Lifestyle Travel 03 Aug 2021 Lack of tourism circ ...

Lack of tourism circuit keeps monuments buried

DECCAN CHRONICLE.
Published Aug 3, 2021, 10:27 pm IST
Updated Aug 3, 2021, 10:27 pm IST
A proposal to form tourism circuits to connect interior historic places in Rayalaseema region has been neglected for the past decade
Historic Bugga Ramalingeswara Swamy temple and Chintala Venkataramana Swamy temple in Tadipatri have also failed to attract tourists and devotees. —  Representational image/DC
 Historic Bugga Ramalingeswara Swamy temple and Chintala Venkataramana Swamy temple in Tadipatri have also failed to attract tourists and devotees. — Representational image/DC

ANANTAPUR: Lack of minimum academic knowledge and insensitivity of historical-cultural heritage sites among the students and young generations lead to negligence of local historic sites in Anantapur district. History lovers and academicians are now demanding inclusion of heritage sites in curricula as part of the ongoing academic reforms.

The tourism department allegedly failed to create tourism circuits connecting the heritage sites and to empower a multicultural and inclusive student body to overcome the social, cultural, economic and geographic barriers in the state. Except for a few sites that are in the limelight, a large number of monuments have failed to attract even local institutions.

 

Forts, monuments, great sculptures, temples and exclusive locations could not be brought to light due to lack of proper transport connectivity and other facilities. Except during special occasions, the tourist spots have been dark throughout the year. The concept of

connectivity is to provide easy access to interior locations along with familiar spots. But no action has been initiated by the departments concerned.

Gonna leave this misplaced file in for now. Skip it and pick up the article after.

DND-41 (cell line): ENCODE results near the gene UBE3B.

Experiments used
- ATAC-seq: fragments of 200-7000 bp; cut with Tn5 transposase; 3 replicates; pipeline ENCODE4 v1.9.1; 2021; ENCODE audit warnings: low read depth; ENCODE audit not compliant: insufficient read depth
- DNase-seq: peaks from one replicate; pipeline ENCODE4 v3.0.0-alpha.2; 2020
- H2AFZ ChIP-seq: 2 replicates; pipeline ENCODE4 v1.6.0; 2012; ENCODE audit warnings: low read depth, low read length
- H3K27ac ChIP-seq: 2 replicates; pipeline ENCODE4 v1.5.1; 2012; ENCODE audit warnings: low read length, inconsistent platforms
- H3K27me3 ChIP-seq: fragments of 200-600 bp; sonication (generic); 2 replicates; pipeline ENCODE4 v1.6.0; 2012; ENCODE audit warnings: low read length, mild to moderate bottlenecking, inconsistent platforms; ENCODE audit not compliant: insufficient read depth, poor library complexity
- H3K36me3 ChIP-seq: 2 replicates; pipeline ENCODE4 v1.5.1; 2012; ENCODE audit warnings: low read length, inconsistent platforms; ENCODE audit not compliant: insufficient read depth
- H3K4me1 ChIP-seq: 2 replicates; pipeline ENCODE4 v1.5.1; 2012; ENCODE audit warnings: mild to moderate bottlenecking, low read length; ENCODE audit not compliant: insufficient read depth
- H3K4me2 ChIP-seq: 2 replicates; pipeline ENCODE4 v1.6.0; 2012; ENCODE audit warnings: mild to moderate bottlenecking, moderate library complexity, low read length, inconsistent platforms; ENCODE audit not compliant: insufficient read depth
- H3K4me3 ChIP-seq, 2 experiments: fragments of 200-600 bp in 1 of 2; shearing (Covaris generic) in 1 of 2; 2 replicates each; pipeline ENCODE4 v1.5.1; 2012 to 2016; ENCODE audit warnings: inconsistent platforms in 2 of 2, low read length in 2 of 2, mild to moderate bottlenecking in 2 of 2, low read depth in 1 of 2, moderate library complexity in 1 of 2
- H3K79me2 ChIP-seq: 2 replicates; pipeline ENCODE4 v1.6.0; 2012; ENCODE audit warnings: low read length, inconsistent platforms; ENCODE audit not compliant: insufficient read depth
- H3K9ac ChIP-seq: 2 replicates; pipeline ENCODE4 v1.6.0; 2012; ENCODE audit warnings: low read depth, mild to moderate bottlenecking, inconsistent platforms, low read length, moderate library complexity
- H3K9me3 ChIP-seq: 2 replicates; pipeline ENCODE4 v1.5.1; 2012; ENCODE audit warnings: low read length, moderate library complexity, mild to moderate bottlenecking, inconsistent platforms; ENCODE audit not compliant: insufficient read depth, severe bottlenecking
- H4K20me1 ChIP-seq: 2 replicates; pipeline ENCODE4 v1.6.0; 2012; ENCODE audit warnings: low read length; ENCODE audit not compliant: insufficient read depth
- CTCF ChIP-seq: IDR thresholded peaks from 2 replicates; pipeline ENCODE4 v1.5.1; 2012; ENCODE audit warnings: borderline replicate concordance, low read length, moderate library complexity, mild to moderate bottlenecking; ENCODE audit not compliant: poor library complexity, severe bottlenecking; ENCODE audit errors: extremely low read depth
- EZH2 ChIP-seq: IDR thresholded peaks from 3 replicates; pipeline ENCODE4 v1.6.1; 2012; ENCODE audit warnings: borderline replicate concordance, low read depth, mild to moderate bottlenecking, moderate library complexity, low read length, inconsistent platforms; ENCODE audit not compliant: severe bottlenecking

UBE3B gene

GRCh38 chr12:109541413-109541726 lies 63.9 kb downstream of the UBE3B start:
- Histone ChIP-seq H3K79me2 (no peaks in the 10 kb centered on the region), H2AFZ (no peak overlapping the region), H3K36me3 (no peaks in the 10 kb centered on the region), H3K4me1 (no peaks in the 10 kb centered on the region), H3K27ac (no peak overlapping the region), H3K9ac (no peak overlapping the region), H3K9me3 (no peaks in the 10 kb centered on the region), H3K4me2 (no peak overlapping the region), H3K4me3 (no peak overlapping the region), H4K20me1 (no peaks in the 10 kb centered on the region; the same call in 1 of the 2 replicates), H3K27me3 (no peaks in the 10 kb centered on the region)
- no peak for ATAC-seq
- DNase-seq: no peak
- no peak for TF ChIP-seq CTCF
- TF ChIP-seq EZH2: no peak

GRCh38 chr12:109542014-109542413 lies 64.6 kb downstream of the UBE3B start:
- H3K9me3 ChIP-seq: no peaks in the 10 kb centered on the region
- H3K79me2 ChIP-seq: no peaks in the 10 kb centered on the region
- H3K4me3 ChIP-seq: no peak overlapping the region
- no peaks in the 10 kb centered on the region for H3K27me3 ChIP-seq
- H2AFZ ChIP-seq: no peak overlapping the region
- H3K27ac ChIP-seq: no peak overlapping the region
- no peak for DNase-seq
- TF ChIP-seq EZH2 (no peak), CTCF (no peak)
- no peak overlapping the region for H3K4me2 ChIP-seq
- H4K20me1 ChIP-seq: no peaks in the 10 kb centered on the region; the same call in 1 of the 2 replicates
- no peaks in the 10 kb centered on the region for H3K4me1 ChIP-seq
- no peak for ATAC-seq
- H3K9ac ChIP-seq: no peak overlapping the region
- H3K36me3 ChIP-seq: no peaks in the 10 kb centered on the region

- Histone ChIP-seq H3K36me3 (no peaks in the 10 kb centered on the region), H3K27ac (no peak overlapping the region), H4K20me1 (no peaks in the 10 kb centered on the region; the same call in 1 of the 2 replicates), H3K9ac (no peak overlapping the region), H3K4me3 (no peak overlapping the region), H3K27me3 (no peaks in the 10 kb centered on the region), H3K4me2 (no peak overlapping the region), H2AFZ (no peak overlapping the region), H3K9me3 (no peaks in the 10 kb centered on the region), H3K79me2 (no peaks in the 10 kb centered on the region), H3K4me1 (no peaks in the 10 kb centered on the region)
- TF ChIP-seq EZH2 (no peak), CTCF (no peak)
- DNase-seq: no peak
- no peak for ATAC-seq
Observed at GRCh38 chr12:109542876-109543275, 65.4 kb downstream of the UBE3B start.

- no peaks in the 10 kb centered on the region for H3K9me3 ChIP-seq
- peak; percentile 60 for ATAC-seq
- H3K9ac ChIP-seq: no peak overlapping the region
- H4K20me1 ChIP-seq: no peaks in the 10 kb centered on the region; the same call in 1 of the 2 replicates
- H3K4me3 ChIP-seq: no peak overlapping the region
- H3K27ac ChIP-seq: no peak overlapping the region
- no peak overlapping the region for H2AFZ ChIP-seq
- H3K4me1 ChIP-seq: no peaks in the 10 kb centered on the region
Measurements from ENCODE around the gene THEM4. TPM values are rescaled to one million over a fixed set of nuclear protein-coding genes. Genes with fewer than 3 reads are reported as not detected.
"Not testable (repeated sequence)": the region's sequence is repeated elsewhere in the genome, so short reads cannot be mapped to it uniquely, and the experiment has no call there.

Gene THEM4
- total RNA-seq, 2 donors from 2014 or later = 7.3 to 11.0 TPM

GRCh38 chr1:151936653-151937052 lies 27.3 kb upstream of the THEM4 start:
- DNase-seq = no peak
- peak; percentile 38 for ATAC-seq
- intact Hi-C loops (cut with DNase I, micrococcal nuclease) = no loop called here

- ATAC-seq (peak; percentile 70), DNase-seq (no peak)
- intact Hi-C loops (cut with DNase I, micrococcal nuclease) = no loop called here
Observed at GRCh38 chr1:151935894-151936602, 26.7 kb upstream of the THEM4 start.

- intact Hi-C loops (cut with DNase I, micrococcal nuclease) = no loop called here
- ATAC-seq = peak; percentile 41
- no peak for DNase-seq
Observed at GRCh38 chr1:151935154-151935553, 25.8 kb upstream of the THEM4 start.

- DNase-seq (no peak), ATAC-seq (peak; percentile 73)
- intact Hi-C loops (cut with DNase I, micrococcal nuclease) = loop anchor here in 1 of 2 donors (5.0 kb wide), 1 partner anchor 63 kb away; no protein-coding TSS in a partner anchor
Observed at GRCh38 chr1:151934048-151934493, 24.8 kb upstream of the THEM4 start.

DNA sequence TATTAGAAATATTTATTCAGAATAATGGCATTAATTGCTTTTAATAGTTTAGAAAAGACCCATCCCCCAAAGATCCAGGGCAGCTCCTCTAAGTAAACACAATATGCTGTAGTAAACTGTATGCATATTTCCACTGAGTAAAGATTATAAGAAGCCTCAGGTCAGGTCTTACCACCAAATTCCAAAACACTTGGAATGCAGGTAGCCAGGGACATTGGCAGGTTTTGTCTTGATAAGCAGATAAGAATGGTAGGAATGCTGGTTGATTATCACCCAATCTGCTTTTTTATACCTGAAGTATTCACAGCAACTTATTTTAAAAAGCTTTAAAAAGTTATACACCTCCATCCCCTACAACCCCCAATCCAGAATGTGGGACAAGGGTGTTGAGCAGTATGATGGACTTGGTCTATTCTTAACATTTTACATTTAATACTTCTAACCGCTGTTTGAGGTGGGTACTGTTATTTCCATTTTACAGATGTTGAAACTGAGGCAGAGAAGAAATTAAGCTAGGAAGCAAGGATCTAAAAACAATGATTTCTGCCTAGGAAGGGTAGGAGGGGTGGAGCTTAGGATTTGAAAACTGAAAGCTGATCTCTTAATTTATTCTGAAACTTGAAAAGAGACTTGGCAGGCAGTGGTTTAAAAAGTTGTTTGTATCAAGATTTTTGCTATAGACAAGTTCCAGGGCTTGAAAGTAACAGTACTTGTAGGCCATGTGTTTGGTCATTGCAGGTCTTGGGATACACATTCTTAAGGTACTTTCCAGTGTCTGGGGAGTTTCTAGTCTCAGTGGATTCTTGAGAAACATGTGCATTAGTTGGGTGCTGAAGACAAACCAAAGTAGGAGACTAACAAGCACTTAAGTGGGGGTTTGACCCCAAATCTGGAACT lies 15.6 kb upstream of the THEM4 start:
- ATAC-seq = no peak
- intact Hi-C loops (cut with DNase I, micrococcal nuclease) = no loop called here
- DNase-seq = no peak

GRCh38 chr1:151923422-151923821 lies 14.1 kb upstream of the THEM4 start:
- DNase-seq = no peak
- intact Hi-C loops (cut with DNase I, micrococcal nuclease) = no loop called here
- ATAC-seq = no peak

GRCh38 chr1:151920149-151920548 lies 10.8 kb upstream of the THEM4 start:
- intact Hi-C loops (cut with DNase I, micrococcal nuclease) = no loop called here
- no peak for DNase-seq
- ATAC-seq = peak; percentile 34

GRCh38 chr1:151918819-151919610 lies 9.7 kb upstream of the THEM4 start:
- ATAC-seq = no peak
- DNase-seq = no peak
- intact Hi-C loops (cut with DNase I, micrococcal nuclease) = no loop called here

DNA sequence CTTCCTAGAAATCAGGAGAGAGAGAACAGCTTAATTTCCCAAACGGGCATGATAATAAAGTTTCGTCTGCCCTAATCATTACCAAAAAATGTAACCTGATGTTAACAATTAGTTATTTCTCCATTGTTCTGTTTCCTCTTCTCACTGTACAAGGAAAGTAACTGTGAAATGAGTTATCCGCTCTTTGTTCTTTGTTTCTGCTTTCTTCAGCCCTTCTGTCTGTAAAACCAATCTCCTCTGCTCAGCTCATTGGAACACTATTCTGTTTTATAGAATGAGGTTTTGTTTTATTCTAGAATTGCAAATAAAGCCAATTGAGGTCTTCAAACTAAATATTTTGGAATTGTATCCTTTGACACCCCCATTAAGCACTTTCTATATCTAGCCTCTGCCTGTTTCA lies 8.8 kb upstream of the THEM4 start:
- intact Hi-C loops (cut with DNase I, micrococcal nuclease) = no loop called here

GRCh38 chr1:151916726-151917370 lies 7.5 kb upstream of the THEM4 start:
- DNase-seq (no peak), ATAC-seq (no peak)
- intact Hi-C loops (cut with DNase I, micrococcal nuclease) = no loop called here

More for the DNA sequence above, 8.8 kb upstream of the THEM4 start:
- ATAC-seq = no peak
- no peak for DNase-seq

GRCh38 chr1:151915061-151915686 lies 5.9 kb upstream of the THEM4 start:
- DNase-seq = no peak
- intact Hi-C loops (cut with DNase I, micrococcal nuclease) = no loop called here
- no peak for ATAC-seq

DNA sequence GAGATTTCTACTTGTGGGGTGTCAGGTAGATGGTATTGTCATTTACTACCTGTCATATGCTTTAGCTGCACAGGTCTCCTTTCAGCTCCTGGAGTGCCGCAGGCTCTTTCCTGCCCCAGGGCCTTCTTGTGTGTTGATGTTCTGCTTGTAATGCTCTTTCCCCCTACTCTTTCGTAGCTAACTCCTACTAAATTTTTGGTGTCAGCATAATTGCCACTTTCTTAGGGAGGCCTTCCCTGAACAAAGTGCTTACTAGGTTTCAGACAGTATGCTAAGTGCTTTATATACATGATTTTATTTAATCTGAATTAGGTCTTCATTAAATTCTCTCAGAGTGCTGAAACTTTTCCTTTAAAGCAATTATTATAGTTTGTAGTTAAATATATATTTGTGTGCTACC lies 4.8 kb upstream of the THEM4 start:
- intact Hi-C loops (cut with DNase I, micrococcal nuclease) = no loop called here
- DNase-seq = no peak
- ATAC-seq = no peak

A proposal to form tourism circuits to connect interior historic places in Rayalaseema region has been neglected and confined to papers for the past decade.

 

For instance, Hemavathi was once the capital of Pallavas during the 9th-10th centuries and a repository of a striking collection of Pallava and Chola architecture. It only has a Lord Shiva

temple appearing in human form in South India.

“Except during the annual fete on Shivarathri, the devotees and tourists face difficulty in reaching the temple because it is located in an interior area on Karnataka borders in Amarapuram mandal, dead end of the southwest of state. It was a university during

the 10th century,” K. Siddeswar, a devotee from Bengaluru observed.

 

Similarly, Ratnagiri, familiar as Seema Golconda in Rolla mandal, is in a state of neglect. The ruined historical fort gained historic importance during the Pandyan and Chola dynasties. Later, it fell into the hands of Hyder Ali. “It was badly neglected for decades,” historian Jayachandra lamented.

Historic Bugga Ramalingeswara Swamy temple and Chintala Venkataramana Swamy temple in Tadipatri have also failed to attract tourists and devotees.

Thimmamma Marrimanu, which entered the Guinness Book of World Records, is unable to attract more tourists due to poor access and its location in interior parts of Kadiri area. Belum Caves are ranked second largest after Meghalaya Caves and it is the longest cave

 

in India.

“Each is unique in its own way and every construction clearly depicts the richness of ancient art. There is an immediate need to connect all incredible landmarks in Rayalaseema and neighbouring Karnataka state. Next-generation will understand the value of the places,” Dr M. Suresh Babu, president of Praja Science Vedika demanded.

AP Central University plans to include these places of historical importance in the curriculum to highlight local issues during ongoing reforms in the education policy.

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